5. A telescope as claimed in claim 1 in which the first objective and the relay objective each are of the type comprising two highly meniscus negative components concave toward a central airspace therebetween and axially aligned between two positive components the outer of whose two bounding surfaces is in each case the more strongly curved, at least one component on each side of the central airspace being compound.

FRED E. AL'I'MAN.

Referenced by
Citing PatentFiling datePublication dateApplicantTitle
US2588414 *Sep 11, 1946Mar 11, 1952Farrand Optical Co IncAspherical corrector lens for optical systems
US2823583 *Apr 4, 1956Feb 18, 1958Eastman Kodak CoOptical objective lens comprising two cemented meniscus triplets enclosed by two outer collective lenses
US2893290 *Oct 16, 1956Jul 7, 1959Chicago Aerial Ind IncOptical sighting lens systems
US2959099 *Apr 16, 1956Nov 8, 1960Philips CorpOptical reproducing system
US2967453 *Mar 31, 1959Jan 10, 1961Leon BroneskyMotion picture projection system utilizing beam splitting means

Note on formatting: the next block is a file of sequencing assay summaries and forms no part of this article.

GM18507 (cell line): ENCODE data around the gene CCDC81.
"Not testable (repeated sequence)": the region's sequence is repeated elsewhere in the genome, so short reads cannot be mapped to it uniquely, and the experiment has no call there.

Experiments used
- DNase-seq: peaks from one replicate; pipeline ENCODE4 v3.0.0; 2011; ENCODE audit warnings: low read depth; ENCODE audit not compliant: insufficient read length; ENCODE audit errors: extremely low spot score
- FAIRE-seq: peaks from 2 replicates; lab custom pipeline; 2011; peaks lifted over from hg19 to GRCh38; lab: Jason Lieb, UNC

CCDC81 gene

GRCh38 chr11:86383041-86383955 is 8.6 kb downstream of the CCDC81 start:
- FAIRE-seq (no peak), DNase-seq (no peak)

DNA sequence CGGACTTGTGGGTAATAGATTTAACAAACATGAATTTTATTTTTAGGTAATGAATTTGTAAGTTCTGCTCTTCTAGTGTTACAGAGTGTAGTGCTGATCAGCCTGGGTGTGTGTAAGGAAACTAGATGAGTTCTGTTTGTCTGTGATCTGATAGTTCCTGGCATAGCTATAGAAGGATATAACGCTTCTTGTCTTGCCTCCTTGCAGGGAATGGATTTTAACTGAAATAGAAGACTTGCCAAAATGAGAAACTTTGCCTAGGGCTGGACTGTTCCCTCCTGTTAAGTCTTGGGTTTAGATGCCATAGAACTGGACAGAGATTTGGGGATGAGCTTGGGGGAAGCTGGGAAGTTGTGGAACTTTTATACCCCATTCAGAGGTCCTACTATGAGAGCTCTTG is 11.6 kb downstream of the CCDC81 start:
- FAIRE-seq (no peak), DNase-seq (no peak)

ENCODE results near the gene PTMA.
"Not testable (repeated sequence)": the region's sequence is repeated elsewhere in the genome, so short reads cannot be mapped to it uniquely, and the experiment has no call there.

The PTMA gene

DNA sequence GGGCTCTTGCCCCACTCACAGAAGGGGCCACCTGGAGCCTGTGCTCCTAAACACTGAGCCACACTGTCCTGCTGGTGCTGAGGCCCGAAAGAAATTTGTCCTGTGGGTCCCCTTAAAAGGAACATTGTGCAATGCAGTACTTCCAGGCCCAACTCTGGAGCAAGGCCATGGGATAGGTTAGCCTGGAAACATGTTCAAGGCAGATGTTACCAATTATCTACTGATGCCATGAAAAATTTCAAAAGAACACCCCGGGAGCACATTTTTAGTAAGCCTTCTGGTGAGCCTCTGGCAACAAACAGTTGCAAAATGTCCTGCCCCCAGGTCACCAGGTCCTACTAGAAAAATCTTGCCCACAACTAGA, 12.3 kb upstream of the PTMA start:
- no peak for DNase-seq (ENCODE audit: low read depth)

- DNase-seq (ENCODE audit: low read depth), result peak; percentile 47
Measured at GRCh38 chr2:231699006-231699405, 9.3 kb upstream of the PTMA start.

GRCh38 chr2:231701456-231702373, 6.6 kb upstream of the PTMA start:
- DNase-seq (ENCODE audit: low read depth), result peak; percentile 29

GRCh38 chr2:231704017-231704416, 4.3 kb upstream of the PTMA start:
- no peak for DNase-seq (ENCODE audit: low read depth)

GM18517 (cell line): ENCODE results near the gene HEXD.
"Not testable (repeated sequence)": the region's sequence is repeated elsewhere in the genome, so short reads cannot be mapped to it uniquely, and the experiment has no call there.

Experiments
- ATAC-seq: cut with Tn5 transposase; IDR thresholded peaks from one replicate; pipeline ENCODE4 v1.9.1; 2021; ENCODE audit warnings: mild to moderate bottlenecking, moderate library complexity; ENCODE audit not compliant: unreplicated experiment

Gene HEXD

US3010367 *Dec 7, 1956Nov 28, 1961Chicago Aerial Ind IncOptical sighting lens systems
US3024698 *Jan 20, 1958Mar 13, 1962Watson W & Sons LtdOptical systems in which parallax is eliminated
US3485549 *Feb 20, 1967Dec 23, 1969Schneider Co Optische WerkeHigh-speed photographic or cinematographic gaussian dual objective
US3911209 *Nov 21, 1973Oct 7, 1975Philips CorpOptical system for imaging an object, the focussing being maintained independent of a variation in the distance between the object plane and the image plane
US4695132 *Jul 1, 1982Sep 22, 1987Ricoh Company, Ltd.Fθ single lens
US6005711 *Jan 21, 1998Dec 21, 1999Leupold & Stevens, Inc.Variable optical power telescopic sight with side focus control
US7177087Oct 26, 2004Feb 13, 2007Leupold & Stevens, Inc.Compound asperic ocular for riflescope